Just looking at the game is a pleasant treat as, with so much going on, you would expect there to be a letdown in terms of quality at times. Instead the game looks superb and the scope of battles is top drawer, with detailed battleships slugging it out while fighter pilots vie for supremacy overhead. Every mission offers up at least one standout moment and you could play the levels over again and always be amazed by something that you did not see on your previous attempt. The planes all look and act like they should, and the vistas on which you wage war are truly beautiful at times. There are a few minor gripes about collision detection, and some ropey explosions – but on the whole this is a game that looks the part. In fact the worst part of the game comes outside of combat with some extremely drawn out video footage to set up each mission and some lengthy loading screens far too often.

The multiplayer aspect of the game offers a number of novel ideas, as the pace of the units on offer makes for a more languid and tactical experience than most players may be use to – even compared to regular strategy games. Players can go head to head in regular combat, try and take out a specified target before their rival or even go on an island capturing quest – the ideas all offer up different approaches and make each and every game a struggle for supremacy. The main problem is the fact the games can take an inordinate amount of time to reach a conclusion and this, coupled with thescarcity of current online players, can mean you are sat around waiting for opponents for a long time. It is a shame really as there is plenty of fun to be had, and creating an alliance with friends to take on like minded commanders will provide plenty of entertainment ... if only you can find a game.

Planes versus ships – a more interesting battle than you may think.

The achievements gave me some pause for thought but, overall, the list is pretty solid. The only issues are the fact you need to have played the previous game to get the full 1000 points (which seems to be against the Microsoft terms) and you will have to play one hundred online games with each faction which is decidedly over-the-top. However, I do like the fact that a lot of points come from doing fun things during the game rather than just through mere campaign progression. This approach encourages innovative play and makes things a lot more interesting too, not to mention the fact it makes getting the points a bit of fun – which is what the system should be all about.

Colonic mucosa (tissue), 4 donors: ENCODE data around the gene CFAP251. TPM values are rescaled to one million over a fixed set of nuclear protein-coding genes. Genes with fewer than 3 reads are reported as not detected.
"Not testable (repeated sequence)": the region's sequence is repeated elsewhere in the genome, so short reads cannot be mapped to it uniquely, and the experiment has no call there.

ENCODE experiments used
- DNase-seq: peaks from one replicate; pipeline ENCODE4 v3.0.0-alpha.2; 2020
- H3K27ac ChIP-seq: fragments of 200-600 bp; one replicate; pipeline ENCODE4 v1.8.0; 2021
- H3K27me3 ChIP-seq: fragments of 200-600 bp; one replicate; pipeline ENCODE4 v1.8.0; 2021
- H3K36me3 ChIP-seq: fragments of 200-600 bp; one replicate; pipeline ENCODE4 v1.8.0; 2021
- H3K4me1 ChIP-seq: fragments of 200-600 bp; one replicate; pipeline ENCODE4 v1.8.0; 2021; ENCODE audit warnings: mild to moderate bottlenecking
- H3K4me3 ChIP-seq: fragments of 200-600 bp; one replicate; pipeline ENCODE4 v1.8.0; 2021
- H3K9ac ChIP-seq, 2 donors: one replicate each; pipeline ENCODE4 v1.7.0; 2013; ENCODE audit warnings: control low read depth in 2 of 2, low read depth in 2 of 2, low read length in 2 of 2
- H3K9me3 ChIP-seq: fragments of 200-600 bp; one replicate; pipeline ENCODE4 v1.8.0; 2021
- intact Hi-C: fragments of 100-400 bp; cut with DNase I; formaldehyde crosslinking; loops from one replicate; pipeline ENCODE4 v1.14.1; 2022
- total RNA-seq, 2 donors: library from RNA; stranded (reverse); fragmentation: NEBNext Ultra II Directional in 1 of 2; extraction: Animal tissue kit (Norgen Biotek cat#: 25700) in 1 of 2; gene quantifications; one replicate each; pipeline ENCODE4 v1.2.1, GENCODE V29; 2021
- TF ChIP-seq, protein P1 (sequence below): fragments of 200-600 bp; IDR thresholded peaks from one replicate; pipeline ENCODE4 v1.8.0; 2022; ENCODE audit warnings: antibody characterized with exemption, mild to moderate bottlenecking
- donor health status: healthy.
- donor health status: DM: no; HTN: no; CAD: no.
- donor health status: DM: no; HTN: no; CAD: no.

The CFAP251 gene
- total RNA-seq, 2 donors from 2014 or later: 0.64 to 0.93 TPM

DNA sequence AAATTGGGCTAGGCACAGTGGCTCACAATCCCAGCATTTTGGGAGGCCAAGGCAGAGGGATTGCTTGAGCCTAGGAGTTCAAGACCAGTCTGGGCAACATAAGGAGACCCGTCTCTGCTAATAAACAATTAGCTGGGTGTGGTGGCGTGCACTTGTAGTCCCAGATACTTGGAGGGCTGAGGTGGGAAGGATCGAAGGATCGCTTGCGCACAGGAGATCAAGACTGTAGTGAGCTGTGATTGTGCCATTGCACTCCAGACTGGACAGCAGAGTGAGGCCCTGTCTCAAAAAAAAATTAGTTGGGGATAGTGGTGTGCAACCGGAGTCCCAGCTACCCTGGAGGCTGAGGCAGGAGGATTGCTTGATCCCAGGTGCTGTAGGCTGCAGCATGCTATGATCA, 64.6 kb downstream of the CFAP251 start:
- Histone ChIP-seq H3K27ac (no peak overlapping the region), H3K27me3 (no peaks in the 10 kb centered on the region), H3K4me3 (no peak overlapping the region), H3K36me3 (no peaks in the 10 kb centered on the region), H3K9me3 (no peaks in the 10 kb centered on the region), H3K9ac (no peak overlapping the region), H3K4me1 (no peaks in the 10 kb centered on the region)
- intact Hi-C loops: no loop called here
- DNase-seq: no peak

This game surprised me quite a bit after I got over my initial discomfort, the only real problem is this; just how many people can spare a few hours to get used to a game before they actually start enjoying it? The learning curve (and controls) will be quite steep for anyone that did not play the original and that may well be off putting for the vast majority. It is a shame too, as this game has plenty to offer in terms of a lengthy campaign, a variety of units and great replayability. The online modes allow you to test your metal against your friends but the community is sadly deserted, which is hardly a good sign this close to release. Give the demo a chance and see if it lures you in, as you may well find a real gem if you are prepared to invest the time.

Decent voice work and a fairly subtle but impressive score. The cut-scenes are good too but have a distinctly History Channel feel to them which can make things seem a bit stuffy.

Superb considering the scope of the battles and the amount of units potentially occupying each location. A few minor rough edges can be easily overlooked thanks to the spectacle of events.

A tough game to get into and the few hours of initial investment may prove too much for some. Get past the rocky start though and the game opens up superbly.

Pretty much the only game of its kind but that does not detract from the quality on show here; dog-fighting, artillery bombardments and submarine hunting, all in the palm of your hands. Or you can just order your guys to do it, lovely.

A tough list to call and the two hundred online matches required does no one any favours, as I expect the community will remain quite small. A good level of invention though and one that is not just about regular game progression.

After a slow start this game blossoms into a superb action-strategy title. It is not going to be for everyone though so you might want to check out the demo before committing yourself to a full purchase. The balance between combat and strategy is perfectly managed. Give it a chance (and take a few hours to get used to the controls) and this becomes a great way to spend some time.